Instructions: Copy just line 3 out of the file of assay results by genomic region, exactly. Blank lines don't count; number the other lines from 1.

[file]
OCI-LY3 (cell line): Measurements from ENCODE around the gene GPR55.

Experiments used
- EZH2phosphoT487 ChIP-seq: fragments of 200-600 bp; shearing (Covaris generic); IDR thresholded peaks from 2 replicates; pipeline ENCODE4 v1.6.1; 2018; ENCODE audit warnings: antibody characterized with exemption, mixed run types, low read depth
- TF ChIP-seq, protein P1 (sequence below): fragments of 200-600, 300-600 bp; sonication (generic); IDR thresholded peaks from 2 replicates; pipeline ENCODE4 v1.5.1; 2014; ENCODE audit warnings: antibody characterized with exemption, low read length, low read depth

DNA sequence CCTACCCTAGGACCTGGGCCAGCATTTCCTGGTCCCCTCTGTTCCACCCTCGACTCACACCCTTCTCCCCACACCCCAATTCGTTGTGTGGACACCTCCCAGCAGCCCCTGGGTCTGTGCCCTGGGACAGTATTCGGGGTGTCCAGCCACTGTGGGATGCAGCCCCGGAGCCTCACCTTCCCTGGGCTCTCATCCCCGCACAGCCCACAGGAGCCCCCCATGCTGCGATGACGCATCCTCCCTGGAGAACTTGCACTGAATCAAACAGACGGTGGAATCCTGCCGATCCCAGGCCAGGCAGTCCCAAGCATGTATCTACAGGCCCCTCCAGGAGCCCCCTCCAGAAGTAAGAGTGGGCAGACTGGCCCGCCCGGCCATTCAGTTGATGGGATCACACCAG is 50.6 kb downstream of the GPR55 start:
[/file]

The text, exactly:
- EZH2phosphoT487 ChIP-seq: fragments of 200-600 bp; shearing (Covaris generic); IDR thresholded peaks from 2 replicates; pipeline ENCODE4 v1.6.1; 2018; ENCODE audit warnings: antibody characterized with exemption, mixed run types, low read depth